"It is widely accepted, even by journalists, that the media failed to subject government pre-war claims about Iraq to sufficient scrutiny. The fact that even six months after the American invasion of Iraq, 70% of Americans were allowed to believe that Saddam personally planned the 9/11 attacks is, by itself, a rather conclusive testament to the profound failure of the media to inform citizens of the facts behind the government's claims.
That must not be allowed to happen again. If Americans want to initiate a military attack against Iran due in part or in full to Iran's support of Hezbollah's attacks against Israel, that is something they can decide. Plenty of other countries have gone to war before in defense of their allies. But the debate has to be honest and clear. Americans should not decide to attack Iran because the Bush administration is allowed to mislead them -- as they are clearly trying to do -- into believing that Iran (or Syria) is behind the terrorist threats against the United States. Iran has as much involvement in terrorist threats against the U.S. as Iraq had -- which is to say none at all -- and the administration cannot be allowed to get away with implying otherwise."
"(The AEI's) featured publication currently is this war cry from Resident Fellow (and NRO Cornerite) Michael Rubin, which argues that diplomacy with Iran is pointless. It is devoted to this conclusion: "Tehran may still conduct diplomacy to fish for incentive and reward . . . but, at its core, Iranian diplomacy is insincere. The Iranian leadership will say anything and do anything to buy the time necessary to acquire nuclear capability." Another featured article is by Richard Perle, lambasting the President for "dithering," "blinking" and "beat[ing] an ignominious retreat" in the face of the mortal Iranian threat. Still another, by Reuel Marc Gerecht, urges the Bush administration to stop being so "overwhelmed and deflated" by the war in Iraq and get on with bombing Iranian facilities in "Natanz, Isfahan, Arak, Tehran, and Bushehr."* nyt:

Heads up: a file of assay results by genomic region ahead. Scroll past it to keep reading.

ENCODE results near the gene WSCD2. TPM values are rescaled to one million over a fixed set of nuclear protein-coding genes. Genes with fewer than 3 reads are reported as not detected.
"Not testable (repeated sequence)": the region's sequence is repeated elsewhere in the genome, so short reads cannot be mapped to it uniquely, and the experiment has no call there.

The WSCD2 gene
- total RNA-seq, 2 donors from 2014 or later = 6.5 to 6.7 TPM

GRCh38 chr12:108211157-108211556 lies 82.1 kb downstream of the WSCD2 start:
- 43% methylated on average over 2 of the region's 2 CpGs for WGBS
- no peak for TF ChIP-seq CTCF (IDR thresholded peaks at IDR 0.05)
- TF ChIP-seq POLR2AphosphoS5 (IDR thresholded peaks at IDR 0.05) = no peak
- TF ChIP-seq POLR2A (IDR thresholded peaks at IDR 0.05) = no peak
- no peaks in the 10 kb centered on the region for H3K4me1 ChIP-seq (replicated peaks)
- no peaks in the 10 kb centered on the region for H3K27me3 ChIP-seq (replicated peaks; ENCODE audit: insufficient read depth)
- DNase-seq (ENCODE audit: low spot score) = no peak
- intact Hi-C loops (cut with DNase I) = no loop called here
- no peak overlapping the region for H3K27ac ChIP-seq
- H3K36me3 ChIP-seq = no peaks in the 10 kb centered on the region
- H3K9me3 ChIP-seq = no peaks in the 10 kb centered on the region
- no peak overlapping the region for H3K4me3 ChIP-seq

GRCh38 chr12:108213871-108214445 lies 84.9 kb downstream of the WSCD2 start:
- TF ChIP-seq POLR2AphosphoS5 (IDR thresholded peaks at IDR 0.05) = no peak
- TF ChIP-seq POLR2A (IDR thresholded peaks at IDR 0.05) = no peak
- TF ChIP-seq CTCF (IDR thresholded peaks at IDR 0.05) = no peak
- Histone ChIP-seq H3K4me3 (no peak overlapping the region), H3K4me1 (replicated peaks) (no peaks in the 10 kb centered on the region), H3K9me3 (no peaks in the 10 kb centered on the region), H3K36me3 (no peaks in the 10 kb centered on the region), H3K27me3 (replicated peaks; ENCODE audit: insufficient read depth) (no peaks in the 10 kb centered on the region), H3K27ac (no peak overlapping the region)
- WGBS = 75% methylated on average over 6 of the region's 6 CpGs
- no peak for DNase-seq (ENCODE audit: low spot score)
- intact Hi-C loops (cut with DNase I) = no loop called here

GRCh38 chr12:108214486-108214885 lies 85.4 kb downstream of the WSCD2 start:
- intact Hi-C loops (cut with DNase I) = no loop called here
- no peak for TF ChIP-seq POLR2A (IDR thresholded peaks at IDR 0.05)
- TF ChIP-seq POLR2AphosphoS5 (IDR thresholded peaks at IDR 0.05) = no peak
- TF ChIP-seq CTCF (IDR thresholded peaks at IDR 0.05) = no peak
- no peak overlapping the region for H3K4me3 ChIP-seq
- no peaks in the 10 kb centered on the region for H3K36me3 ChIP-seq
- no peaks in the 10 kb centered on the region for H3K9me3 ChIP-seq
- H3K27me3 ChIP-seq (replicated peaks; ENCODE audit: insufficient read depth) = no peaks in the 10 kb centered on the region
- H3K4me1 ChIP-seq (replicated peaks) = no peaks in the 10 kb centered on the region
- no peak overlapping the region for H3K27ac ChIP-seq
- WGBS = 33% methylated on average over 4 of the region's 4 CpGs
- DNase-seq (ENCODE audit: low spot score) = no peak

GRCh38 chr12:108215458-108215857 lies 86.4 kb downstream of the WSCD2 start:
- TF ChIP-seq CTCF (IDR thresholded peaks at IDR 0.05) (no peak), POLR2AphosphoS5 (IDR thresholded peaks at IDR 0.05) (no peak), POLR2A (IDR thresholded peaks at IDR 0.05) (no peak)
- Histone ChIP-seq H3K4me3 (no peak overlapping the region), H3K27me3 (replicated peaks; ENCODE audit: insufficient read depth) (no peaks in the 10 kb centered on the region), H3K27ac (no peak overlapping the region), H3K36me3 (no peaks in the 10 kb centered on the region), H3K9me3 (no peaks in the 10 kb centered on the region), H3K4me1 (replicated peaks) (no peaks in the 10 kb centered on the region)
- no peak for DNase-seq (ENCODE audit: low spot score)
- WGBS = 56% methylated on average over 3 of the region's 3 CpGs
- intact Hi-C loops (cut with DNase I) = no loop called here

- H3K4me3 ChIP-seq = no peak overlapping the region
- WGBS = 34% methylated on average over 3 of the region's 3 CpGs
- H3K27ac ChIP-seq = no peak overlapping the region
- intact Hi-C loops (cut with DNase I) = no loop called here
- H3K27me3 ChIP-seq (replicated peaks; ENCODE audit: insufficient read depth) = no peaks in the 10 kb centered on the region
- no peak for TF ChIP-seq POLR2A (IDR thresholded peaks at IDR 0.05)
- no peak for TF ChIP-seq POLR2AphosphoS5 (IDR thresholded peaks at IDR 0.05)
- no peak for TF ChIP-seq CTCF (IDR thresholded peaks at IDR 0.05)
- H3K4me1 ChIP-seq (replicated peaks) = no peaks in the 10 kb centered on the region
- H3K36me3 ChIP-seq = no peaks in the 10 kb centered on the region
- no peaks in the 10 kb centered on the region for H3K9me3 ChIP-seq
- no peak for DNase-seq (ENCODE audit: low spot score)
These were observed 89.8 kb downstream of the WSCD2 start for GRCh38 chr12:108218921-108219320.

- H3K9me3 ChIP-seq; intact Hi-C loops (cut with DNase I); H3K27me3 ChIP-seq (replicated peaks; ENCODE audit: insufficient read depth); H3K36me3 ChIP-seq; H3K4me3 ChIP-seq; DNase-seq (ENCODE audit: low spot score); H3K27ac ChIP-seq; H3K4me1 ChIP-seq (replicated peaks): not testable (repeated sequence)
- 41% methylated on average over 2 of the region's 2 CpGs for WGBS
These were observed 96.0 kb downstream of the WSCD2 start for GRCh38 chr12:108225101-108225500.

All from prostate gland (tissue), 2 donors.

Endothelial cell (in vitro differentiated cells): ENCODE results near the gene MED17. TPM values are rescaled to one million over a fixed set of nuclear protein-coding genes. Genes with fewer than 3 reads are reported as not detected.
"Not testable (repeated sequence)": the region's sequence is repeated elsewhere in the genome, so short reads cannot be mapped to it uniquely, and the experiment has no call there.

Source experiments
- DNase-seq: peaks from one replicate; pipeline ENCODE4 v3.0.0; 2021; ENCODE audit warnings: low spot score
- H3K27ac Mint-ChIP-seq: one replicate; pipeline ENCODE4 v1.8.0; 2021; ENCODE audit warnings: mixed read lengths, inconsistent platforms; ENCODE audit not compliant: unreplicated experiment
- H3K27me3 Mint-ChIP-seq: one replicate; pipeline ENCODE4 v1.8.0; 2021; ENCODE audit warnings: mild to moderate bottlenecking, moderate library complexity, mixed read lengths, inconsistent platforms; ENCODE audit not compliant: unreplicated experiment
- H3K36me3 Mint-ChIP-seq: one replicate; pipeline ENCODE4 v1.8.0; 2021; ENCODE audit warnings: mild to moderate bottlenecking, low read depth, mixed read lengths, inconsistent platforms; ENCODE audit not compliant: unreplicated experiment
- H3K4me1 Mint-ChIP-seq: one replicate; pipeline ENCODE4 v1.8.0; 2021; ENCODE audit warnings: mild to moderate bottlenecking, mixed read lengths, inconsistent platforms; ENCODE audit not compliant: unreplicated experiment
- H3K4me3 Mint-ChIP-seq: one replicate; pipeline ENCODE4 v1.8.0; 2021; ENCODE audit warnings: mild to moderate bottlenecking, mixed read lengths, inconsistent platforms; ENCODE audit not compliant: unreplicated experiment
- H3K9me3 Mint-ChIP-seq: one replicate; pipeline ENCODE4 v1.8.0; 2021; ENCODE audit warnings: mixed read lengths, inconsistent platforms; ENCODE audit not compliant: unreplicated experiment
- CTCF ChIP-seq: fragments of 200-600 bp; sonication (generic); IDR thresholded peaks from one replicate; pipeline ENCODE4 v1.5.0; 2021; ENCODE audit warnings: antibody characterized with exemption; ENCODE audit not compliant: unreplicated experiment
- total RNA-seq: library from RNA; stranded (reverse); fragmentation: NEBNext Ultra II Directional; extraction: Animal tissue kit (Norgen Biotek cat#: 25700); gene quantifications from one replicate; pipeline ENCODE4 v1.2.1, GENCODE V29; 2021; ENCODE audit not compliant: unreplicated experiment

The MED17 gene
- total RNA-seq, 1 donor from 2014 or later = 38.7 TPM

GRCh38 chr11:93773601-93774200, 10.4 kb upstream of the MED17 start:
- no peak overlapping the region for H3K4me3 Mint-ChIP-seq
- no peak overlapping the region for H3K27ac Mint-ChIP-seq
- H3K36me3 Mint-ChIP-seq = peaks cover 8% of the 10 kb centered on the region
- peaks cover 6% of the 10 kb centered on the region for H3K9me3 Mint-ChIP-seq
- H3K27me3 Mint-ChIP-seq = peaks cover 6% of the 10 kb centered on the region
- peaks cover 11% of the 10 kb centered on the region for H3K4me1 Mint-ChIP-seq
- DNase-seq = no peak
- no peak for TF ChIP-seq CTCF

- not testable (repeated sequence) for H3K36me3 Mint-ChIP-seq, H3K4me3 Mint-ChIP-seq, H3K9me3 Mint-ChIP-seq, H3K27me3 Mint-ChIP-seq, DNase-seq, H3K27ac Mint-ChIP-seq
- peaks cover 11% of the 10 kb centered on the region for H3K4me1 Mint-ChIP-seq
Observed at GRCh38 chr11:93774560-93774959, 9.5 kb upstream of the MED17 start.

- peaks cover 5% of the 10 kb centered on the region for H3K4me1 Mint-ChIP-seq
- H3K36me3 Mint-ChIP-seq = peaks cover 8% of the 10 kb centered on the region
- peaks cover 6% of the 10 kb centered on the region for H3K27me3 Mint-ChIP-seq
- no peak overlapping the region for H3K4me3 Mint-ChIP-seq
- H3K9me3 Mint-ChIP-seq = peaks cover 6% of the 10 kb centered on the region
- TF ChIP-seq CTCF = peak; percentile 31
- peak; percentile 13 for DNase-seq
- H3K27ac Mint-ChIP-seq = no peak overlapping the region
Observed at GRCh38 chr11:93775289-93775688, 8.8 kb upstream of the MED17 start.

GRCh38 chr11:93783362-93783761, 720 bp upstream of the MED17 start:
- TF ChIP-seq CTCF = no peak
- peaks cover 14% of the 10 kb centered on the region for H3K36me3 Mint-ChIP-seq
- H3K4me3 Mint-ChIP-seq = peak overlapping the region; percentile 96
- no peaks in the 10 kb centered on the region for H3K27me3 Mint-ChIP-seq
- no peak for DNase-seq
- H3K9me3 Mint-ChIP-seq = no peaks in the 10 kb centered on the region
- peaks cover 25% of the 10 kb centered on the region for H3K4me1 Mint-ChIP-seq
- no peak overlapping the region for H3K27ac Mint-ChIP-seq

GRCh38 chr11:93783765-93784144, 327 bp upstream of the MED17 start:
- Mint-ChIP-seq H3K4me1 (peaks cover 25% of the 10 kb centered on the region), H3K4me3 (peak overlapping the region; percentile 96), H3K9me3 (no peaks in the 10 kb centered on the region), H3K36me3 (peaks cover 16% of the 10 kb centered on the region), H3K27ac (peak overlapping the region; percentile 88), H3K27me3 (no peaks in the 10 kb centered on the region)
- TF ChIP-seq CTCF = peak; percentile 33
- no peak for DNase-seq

"The Transportation Department’s inspector general urged the Federal Aviation Administration on Friday to consider disciplinary action against two executives who failed to correct false information provided to the independent commission that investigated the Sept. 11 terror attacks.
The acting inspector general, Todd J. Zinser, whose office acts as the department’s internal watchdog, found in a new report that the F.A.A. executives, as well as a third official who is now retired, learned after the fact that false information was given to the commission in May 2003 about the F.A.A.’s contacts with the Air Force on the morning of Sept. 11.
The 51-minute gap is significant because it helps undermine an initial claim by the North American Aerospace Defense Command, which is responsible for domestic air defense, that it scrambled quickly on Sept. 11 and had a chance to shoot down the last of the hijacked planes still in the air, United Airlines Flight 93.
Richard Ben Veniste, a commission member, said in an interview on Friday that he was troubled that it had taken the inspector general two years to complete his investigation — “more time than it took the 9/11 commission to complete all of its work’’ — and that he released the report “on the Friday afternoon before the Labor Day weekend.”
Mr. Ben Veniste said he was convinced that the failure of the aviation agency and the North American Aerospace Defense Command to provide early, accurate information about their performance had “contributed to a growing industry of conspiratorialists who question the fundamental facts relating to 9/11.’’"